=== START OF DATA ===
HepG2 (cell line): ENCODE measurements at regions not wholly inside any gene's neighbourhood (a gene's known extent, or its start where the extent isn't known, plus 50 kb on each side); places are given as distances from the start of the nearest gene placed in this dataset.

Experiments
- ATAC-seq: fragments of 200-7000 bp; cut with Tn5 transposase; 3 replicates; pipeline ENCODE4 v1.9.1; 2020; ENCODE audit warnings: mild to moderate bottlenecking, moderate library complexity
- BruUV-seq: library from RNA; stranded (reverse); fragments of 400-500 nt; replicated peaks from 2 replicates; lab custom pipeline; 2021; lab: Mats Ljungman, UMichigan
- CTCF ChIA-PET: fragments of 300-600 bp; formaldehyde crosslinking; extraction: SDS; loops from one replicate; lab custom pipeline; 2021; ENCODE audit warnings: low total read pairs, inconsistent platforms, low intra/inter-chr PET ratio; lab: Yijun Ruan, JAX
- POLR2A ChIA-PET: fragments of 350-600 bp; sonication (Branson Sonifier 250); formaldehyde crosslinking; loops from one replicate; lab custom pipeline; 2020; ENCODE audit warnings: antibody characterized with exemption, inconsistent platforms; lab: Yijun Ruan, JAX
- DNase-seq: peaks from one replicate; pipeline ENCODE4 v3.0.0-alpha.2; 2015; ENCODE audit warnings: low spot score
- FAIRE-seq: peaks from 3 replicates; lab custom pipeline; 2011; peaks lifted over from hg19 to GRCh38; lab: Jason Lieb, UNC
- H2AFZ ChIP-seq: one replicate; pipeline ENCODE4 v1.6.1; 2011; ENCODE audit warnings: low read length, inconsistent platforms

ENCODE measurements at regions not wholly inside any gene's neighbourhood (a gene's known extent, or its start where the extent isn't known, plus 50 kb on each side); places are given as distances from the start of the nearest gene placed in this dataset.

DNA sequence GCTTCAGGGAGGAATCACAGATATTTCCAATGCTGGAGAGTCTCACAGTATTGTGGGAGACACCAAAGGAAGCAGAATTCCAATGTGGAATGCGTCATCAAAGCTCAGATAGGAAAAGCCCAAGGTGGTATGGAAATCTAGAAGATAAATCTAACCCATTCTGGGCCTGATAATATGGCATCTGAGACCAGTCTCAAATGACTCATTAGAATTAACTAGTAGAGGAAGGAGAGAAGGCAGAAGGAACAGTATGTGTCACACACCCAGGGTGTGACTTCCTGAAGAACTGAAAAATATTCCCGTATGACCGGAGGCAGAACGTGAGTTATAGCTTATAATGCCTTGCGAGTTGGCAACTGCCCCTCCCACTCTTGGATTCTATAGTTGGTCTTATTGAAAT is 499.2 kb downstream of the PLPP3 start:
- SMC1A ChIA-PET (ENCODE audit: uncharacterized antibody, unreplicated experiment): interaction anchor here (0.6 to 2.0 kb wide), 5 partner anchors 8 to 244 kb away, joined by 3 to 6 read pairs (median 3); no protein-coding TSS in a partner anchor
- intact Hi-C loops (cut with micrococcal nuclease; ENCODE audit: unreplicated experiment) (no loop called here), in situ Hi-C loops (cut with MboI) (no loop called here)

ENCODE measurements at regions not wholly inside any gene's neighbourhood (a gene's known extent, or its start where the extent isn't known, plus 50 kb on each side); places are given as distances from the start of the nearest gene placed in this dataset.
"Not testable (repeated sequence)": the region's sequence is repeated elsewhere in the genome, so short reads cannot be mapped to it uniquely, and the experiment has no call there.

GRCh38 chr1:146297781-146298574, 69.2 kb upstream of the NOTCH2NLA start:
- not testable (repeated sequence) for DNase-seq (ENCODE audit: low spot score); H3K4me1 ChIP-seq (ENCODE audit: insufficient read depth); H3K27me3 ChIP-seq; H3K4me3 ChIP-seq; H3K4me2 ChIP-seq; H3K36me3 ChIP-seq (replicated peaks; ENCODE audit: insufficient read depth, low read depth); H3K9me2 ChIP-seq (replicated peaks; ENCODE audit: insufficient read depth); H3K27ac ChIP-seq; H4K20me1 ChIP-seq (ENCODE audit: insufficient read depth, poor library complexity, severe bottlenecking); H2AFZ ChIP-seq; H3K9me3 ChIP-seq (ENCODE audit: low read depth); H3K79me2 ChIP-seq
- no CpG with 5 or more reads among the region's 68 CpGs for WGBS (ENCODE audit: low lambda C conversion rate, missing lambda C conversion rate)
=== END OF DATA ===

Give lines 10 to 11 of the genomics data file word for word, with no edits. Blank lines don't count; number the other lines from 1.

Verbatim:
ENCODE measurements at regions not wholly inside any gene's neighbourhood (a gene's known extent, or its start where the extent isn't known, plus 50 kb on each side); places are given as distances from the start of the nearest gene placed in this dataset.

DNA sequence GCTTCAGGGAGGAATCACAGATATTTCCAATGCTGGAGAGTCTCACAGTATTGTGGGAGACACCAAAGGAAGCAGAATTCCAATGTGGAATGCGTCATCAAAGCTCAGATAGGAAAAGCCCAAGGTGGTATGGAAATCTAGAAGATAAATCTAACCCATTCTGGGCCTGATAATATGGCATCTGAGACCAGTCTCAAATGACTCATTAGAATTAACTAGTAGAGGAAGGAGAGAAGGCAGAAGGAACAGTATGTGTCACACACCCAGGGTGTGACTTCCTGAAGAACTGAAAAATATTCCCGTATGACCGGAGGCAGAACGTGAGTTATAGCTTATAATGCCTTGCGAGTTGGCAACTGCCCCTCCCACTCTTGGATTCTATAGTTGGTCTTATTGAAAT is 499.2 kb downstream of the PLPP3 start: